Jeff Mason is a White House Correspondent for Reuters and the 2016-2017 president of the White House Correspondents’ Association. He was the lead Reuters correspondent for President Barack Obama's 2012 campaign and interviewed the president at the White House in 2015. Jeff has been based in Washington since 2008, when he covered the historic race between Obama, Hillary Clinton and John McCain. Jeff started his career in Frankfurt, Germany, where he covered the airline industry before moving to Brussels, Belgium, where he covered the European Union. He is a Colorado native, proud graduate of Northwestern University and former Fulbright scholar.
Twitter handle: @jeffmason1
Markets edged higher with India’s benchmark indexes hitting fresh lifetime highs, although the marginal underperformance of mid-cap and small-cap indexes continued. Lingering trade war worries kept the mood cautious globally while SBI’s June-quarter results dampened sentiments. For the week, the Nifty ended up 0.6 percent to settle at 11,429.
Markets extended gains for the fifth consecutive week even as tepid global cues played spoilsport. In its policy review, the Reserve Bank of India raised repo rates by 25 bps as the fallout of rising inflationary pressure in the near future prompted the central bank to front-load its action.
Markets gained on optimism over GST rate cuts and the simplification of filing returns after the latest GST council meet. Investor sentiments were boosted after the Narendra Modi government defeated the no-trust motion in parliament.
Markets moved in a narrow band in a week dominated by news of the no-confidence motion against the Modi government. Investors opted for a cautious approach after the Lok Sabha speaker accepted a no-confidence motion by the Telugu Desam Party against the ruling NDA coalition, although the risk of toppling the government was low.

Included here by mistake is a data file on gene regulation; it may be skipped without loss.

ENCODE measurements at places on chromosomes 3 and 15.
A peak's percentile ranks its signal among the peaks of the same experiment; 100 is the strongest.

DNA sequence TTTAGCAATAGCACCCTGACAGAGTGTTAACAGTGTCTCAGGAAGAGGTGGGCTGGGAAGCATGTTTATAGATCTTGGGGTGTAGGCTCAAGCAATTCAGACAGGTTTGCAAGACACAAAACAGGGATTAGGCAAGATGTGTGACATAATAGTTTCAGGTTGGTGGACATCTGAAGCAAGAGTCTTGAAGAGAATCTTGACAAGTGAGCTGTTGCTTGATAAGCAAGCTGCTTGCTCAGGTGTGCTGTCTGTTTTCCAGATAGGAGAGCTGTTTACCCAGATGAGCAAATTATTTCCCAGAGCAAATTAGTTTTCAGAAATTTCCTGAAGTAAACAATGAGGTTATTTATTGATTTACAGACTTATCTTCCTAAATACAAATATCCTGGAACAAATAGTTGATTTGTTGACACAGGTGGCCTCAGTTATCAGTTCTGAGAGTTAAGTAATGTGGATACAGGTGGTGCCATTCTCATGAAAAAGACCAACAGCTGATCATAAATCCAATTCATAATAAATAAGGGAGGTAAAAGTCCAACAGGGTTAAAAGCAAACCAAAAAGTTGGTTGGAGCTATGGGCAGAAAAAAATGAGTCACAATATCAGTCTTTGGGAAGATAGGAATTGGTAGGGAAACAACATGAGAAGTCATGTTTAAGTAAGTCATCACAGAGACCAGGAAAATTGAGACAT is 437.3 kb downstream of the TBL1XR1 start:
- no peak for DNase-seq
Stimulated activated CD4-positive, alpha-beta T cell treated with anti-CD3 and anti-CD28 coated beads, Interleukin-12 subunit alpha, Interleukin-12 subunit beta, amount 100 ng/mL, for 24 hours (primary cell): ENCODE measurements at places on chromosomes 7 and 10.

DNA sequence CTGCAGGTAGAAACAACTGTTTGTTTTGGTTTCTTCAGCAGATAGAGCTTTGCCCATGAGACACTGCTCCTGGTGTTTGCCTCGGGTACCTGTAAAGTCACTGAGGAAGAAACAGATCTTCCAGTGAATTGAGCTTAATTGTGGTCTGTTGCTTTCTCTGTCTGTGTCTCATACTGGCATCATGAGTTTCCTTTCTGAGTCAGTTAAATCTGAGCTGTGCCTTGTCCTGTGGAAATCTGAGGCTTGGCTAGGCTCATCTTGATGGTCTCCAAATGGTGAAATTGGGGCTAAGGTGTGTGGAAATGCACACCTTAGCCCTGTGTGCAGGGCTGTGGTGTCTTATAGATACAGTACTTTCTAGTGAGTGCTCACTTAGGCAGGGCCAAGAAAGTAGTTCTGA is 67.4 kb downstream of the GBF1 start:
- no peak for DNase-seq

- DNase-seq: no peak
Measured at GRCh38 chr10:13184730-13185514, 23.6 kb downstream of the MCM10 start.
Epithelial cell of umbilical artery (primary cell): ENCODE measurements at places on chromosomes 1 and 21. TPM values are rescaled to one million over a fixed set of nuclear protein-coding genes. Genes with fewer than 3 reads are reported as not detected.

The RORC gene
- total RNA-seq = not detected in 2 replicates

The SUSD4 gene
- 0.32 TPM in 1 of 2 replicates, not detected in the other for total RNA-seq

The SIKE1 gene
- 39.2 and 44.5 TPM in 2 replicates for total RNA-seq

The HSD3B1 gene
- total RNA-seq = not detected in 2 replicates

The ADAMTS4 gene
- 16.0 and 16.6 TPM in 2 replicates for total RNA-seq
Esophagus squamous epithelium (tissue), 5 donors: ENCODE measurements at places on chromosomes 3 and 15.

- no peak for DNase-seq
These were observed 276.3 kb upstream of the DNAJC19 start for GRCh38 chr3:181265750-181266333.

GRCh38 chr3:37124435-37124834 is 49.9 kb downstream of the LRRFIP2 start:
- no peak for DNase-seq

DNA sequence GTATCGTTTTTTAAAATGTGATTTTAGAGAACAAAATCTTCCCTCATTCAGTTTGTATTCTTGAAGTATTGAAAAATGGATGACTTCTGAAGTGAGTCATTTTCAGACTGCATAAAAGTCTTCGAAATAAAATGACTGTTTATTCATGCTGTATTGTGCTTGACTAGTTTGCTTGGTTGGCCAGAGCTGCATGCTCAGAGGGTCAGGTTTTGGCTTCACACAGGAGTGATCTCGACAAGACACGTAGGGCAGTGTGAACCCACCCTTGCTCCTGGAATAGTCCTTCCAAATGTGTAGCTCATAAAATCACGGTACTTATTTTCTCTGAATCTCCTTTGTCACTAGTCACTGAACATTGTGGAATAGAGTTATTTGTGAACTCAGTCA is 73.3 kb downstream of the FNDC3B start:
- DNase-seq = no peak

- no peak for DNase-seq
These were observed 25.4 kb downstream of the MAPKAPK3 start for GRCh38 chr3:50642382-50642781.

Indian markets logged their best weekly gains in nearly six months as earnings season began on a strong note. The Sensex hit an all-time peak. Investors shrugged off trade tensions after China did not retaliate immediately to the latest U.S. tariff on Chinese goods. A weakness in crude oil prices rejuvenated buying interest in equities.
The Nifty remained volatile during the week in the 10,600-10,800 range. Global markets were under pressure after the United States imposed a 25 percent tariff on $34 billion worth of Chinese imports. China fired back, accusing the United States of violating WTO rules and setting off "the largest trade war in economic history to date”. Markets shrugged off the U.S.-China trade war and bounced back. Back home, an increase in minimum support prices (MSP) for key crops took the market higher on hopes of a buoyant rural economy.
Markets remained on edge through the week on increasing trade tensions between the United States and its key trade partners, including China. Rising oil prices stoked fears that inflation will accelerate back home and the trade deficit could widen. The rupee falling to lifetime lows also played havoc.
Markets remained volatile throughout the week and ended with small gains as upsides were capped due to the United States and China indulging in tit-for-tat tariffs on imports, denting investors’ risk appetite. A plunge in crude oil prices ahead of a key OPEC meeting continued to influence investors.
Markets logged modest gains in a volatile and eventful trading week in which the Reserve Bank of India (RBI) raised rates for the first time in four years while maintaining a neutral stance.
Indian stock markets were optimistic during the week as crude oil prices dropped and the rupee recovered. Investors’ mood also tracked positive global cues as U.S. President Donald Trump revived a summit with North Korean leader Kim Jong Un.